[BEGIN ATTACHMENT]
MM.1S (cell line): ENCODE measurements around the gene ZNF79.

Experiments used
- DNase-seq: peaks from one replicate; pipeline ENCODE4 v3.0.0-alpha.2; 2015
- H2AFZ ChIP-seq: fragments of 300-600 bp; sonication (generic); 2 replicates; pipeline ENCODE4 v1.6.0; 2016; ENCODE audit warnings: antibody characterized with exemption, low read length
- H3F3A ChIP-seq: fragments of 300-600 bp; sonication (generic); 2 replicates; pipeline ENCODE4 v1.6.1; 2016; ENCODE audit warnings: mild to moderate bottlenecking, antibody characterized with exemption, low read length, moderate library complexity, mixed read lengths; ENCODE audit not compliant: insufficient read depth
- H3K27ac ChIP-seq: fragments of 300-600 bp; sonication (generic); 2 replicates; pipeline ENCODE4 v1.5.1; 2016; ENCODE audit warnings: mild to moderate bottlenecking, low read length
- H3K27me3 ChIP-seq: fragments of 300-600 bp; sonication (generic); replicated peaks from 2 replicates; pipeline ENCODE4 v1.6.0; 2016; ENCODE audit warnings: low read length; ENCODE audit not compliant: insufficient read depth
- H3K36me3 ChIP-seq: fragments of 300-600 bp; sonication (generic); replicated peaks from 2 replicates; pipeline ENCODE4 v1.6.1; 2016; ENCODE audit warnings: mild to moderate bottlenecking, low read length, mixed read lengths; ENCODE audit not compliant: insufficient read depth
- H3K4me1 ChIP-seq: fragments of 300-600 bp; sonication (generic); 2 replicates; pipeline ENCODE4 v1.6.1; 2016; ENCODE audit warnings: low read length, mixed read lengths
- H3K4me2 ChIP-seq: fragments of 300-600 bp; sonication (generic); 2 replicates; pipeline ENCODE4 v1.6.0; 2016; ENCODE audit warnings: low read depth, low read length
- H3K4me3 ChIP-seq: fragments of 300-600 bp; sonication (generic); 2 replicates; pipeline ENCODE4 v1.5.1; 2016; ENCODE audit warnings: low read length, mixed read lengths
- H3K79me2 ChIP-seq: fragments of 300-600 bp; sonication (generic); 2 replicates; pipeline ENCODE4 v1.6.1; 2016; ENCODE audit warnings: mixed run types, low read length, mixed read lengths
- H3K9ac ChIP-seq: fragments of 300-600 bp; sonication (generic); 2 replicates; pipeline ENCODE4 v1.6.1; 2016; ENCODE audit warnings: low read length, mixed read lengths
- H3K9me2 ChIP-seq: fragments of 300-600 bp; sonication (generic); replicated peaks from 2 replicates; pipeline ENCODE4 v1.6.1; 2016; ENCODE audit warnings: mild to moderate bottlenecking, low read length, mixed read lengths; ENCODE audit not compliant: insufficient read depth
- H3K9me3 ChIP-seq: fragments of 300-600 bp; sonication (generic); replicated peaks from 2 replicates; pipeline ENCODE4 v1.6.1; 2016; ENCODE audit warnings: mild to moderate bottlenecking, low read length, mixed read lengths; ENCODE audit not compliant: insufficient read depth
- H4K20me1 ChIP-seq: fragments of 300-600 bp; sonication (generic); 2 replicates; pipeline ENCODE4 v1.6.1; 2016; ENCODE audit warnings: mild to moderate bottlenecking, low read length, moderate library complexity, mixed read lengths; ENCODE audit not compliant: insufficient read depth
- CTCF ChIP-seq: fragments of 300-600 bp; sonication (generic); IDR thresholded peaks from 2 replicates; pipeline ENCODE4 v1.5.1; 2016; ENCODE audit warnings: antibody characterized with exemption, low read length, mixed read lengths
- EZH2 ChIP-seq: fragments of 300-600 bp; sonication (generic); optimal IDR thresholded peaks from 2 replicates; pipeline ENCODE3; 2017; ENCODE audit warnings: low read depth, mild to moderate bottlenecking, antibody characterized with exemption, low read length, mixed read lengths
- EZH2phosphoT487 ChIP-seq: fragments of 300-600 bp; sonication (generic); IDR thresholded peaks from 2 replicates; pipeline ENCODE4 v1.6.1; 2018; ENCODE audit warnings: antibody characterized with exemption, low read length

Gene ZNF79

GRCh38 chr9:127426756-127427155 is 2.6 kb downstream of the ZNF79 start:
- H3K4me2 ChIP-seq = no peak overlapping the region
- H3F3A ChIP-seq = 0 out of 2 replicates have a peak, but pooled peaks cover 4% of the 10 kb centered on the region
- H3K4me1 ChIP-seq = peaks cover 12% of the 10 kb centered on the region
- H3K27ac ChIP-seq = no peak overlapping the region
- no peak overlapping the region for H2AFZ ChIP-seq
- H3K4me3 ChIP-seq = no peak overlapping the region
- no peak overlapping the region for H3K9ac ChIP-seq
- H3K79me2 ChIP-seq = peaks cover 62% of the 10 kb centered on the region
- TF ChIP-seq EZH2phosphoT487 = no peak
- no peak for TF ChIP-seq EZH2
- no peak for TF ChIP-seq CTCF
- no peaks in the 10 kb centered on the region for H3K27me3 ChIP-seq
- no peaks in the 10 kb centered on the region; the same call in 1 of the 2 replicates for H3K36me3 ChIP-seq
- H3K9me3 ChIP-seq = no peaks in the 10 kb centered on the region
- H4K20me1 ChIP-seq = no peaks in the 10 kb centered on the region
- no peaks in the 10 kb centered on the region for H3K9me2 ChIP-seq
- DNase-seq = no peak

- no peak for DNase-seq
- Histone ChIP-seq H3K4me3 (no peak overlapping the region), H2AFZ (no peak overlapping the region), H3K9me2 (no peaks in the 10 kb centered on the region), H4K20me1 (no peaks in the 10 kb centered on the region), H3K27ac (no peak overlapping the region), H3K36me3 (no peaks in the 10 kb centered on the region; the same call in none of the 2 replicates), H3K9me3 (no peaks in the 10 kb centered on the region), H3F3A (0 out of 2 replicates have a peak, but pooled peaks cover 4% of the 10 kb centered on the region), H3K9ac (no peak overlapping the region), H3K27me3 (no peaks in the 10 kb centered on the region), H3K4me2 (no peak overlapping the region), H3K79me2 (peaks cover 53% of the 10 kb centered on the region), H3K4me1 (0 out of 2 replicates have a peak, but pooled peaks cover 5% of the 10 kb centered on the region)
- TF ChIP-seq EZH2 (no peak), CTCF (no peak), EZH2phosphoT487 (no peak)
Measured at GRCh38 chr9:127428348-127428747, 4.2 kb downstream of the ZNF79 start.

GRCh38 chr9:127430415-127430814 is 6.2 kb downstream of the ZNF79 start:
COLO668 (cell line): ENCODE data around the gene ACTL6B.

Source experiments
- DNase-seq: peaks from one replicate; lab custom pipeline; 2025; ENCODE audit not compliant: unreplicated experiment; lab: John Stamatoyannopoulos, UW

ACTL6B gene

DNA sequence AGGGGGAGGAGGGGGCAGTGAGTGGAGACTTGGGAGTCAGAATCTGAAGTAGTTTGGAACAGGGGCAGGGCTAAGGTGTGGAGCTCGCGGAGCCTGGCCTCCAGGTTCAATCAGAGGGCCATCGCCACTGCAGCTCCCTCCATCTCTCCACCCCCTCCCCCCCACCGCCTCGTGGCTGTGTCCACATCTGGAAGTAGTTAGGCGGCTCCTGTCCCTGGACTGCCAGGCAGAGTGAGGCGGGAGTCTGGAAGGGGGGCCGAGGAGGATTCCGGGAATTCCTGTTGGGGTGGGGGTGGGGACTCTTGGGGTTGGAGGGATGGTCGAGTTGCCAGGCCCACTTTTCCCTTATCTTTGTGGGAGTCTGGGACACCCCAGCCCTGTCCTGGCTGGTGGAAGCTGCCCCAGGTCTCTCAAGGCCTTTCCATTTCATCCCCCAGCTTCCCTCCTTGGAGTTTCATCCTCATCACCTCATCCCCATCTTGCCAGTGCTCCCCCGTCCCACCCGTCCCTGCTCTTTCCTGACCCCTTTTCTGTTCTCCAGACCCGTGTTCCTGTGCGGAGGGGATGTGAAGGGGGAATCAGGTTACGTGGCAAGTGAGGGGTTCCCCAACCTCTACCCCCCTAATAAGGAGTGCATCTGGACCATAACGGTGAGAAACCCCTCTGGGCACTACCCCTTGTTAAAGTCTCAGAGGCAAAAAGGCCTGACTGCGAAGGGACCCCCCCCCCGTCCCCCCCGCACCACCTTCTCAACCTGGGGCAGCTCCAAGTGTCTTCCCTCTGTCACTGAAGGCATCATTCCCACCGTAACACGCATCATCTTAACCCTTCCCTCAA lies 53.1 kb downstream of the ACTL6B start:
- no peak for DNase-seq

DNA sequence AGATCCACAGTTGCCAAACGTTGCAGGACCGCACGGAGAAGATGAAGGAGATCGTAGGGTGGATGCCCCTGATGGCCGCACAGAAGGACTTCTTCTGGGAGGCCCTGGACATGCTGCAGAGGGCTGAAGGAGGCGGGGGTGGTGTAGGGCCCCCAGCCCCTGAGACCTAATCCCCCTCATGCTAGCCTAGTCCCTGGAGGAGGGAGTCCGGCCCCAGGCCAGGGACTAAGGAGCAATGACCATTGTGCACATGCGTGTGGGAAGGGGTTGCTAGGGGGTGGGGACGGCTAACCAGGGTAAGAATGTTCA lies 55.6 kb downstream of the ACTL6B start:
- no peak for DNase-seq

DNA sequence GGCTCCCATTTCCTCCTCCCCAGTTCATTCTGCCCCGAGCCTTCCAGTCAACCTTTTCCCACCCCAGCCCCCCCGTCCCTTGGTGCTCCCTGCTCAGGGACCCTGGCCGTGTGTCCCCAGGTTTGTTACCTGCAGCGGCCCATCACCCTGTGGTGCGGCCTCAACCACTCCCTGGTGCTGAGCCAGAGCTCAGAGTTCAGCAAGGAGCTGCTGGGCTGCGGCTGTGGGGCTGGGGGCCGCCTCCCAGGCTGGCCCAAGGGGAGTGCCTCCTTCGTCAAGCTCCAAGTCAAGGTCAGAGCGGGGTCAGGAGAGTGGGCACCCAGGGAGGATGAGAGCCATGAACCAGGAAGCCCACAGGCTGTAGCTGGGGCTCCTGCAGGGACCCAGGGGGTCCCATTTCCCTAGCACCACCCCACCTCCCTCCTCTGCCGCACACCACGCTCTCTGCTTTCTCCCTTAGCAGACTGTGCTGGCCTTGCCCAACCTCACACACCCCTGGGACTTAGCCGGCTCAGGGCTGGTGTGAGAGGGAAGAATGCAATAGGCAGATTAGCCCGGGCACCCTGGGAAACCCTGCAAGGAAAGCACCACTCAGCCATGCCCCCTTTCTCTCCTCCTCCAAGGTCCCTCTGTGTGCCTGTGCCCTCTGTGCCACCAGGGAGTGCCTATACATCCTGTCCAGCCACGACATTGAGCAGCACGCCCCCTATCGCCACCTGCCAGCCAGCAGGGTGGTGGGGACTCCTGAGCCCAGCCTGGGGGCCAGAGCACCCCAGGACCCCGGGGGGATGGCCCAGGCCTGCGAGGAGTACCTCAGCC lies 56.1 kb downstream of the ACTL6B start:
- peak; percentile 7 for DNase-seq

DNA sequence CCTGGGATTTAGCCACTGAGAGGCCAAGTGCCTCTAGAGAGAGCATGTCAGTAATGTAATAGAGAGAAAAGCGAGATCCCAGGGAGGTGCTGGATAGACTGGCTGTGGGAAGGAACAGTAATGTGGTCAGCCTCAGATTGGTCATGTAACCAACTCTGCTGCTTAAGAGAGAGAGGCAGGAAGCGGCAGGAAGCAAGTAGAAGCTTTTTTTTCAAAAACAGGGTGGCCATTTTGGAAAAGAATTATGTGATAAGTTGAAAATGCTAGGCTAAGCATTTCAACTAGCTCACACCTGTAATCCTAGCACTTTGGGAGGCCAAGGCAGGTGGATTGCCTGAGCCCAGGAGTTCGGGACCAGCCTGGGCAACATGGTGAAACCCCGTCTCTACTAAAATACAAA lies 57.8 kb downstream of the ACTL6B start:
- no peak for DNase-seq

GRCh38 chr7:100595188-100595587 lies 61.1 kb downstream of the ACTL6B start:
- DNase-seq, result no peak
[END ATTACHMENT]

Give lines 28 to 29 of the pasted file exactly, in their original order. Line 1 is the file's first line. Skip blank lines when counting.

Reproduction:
- no peak overlapping the region for H3K9ac ChIP-seq
- H3K79me2 ChIP-seq = peaks cover 62% of the 10 kb centered on the region